Will this guarantee the Dependency generated is exactly the same for IFoo, IBar and IBaz within the IContainer? That is my primary concern. You have not answered that question. – Mike Bailey Sep 12 '12 at 3:31
@MikeBantegui Your Foo, Bar, Baz will get three different objects of type Dependency – horgh Sep 12 '12 at 3:33
I do not want that. As my question states and as my edit reflects, I want to know if it is possible to have the same Dependency being bound to Foo, Bar and Baz dependencies in the Container. – Mike Bailey Sep 12 '12 at 3:35
@MikeBantegui please see my edits...but it assumes, that the object exists at the moment of binding – horgh Sep 12 '12 at 3:41
@MikeBantegui Did ToConstant do the trick? Or I'm still missing something? – horgh Sep 12 '12 at 3:46


How about this?

kernel.Bind<IContainer>().ToMethod(context =>
                IDependency dependency = new Dep();
                IFoo foo = new Foo(dependency);
                IBar bar = new Bar(dependency);
                IBaz baz = new Baz(dependency);
                return new Container(foo, bar, baz);
share|improve this answer
Is there anyway to avoid InSingletonScope? The object I'm dealing with performs extremely poorly when it's used as a singleton. – Mike Bailey Sep 12 '12 at 3:41
@MikeBantegui I think so, I've updated my answer with an idea. – armen.shimoon Sep 12 '12 at 3:44
Isn't that still technically a singleton? It almost seems like the appropriate thing would be to make the call as: .ToMeth(context => new Dep()). – Mike Bailey Sep 12 '12 at 3:46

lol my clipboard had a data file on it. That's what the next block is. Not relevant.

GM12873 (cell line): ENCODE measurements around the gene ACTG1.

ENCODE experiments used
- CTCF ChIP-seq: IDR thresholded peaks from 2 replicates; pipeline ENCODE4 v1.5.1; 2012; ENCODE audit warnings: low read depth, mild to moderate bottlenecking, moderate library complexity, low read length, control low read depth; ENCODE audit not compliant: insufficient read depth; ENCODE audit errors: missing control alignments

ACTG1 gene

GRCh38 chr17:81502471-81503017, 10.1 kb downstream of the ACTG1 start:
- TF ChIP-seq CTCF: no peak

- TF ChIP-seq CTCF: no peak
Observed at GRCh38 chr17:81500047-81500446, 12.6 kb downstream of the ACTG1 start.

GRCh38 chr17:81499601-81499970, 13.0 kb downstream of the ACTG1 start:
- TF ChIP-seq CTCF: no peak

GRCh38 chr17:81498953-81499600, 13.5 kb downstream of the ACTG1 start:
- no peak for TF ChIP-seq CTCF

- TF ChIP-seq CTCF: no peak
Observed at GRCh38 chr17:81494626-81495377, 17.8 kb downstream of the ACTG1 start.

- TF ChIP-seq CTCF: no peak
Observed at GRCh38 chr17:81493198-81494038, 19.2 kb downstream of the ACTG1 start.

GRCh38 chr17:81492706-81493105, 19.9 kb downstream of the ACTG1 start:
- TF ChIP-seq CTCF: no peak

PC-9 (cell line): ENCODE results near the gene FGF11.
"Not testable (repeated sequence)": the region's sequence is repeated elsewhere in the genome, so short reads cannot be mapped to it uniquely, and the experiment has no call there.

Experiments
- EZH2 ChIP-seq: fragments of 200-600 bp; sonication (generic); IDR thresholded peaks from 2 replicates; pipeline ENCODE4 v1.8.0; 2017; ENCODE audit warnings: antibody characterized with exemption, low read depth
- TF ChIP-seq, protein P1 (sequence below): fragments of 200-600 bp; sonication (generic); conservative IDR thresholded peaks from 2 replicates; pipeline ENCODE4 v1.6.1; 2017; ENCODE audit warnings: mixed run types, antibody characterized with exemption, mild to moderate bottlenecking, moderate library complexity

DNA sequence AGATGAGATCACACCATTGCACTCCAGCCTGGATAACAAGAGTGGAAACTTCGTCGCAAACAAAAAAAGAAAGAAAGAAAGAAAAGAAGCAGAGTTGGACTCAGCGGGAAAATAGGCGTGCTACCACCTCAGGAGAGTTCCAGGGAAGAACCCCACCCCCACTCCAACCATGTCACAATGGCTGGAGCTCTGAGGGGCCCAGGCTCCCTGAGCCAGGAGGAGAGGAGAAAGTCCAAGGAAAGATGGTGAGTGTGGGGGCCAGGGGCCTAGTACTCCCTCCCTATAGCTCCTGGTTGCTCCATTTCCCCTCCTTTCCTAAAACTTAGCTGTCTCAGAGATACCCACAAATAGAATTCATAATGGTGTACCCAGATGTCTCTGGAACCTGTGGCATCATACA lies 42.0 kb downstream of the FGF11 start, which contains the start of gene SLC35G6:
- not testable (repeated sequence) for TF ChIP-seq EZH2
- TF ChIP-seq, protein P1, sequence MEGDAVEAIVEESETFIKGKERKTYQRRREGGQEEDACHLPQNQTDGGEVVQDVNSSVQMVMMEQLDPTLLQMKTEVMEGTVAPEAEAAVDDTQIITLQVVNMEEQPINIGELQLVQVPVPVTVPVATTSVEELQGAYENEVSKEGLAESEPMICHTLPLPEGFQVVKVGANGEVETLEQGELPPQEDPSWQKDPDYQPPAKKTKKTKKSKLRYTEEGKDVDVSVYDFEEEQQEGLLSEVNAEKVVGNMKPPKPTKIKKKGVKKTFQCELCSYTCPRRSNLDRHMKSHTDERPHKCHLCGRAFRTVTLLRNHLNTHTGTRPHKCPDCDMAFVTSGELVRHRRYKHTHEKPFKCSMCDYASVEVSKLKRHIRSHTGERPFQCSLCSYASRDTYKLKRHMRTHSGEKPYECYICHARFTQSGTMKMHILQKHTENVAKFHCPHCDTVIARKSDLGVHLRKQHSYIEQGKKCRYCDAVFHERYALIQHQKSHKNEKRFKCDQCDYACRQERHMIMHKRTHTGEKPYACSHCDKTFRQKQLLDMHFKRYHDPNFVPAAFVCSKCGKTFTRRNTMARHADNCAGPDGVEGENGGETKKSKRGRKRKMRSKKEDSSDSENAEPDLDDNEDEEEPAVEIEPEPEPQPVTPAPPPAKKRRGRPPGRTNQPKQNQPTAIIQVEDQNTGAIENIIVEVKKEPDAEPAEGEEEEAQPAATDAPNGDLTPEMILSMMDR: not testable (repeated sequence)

@MikeBantegui Then you wouldn't be getting the same instance to each Foo, Bar, and Baz... – armen.shimoon Sep 12 '12 at 3:54
The problem is, I need it to be the same for each Foo, Bar and Baz in a Container, but for it to be distinct among many Containers. – Mike Bailey Sep 12 '12 at 3:59

Here's another attempt:

public class Container : IContainer
    private IFoo _foo;
    private IBar _bar;
    private IBaz _baz;

    public Container(IContainerDependencies dependencies)
        _foo = dependencies.Foo;
        _bar = dependencies.Bar;
        _baz = dependencies.Baz;

public class ContainerDependencies : IContainerDependencies
    public ContainerDependencies(IFoo foo, IBar bar, IBaz baz)
        Foo = foo;
        Bar = bar;
        Baz = baz;

    public IFoo Foo { get; set; }
    public IBar Bar { get; set; }
    public IBaz Baz { get; set; }

public interface IContainerDependencies
    IFoo Foo { get; set; }
    IBar Bar { get; set; }
    IBaz Baz { get; set; }


var kernel = new StandardKernel();
kernel.Bind<IContainerDependencies>().ToMethod(context =>
        context.Kernel.Bind<IDependency>().ToConstant(new Dep());
        return context.Kernel.Get<ContainerDependencies>();
share|improve this answer
While creating the second instanse of the container you would probable get the following exception: Error activating IDependency: More than one matching bindings are available. – horgh Sep 12 '12 at 5:04
@KonstantinVasilcov Thanks, updated the code – armen.shimoon Sep 12 '12 at 5:08
This will actually break other bindings which depend on the IDependency. Better would be to remove all current bindings, create the new binding, resolve instance, then add back in the previous bindings. Seems a bit suboptimal though. – Mike Bailey Sep 12 '12 at 5:30
@MikeBantegui Sometimes the simplest solution is just hard coding what you need and not worrying about having a "generic" or "dynamic" solution for your 1 off cases. I'm not sure the juice here is worth the squeeze at this point. – armen.shimoon Sep 12 '12 at 13:32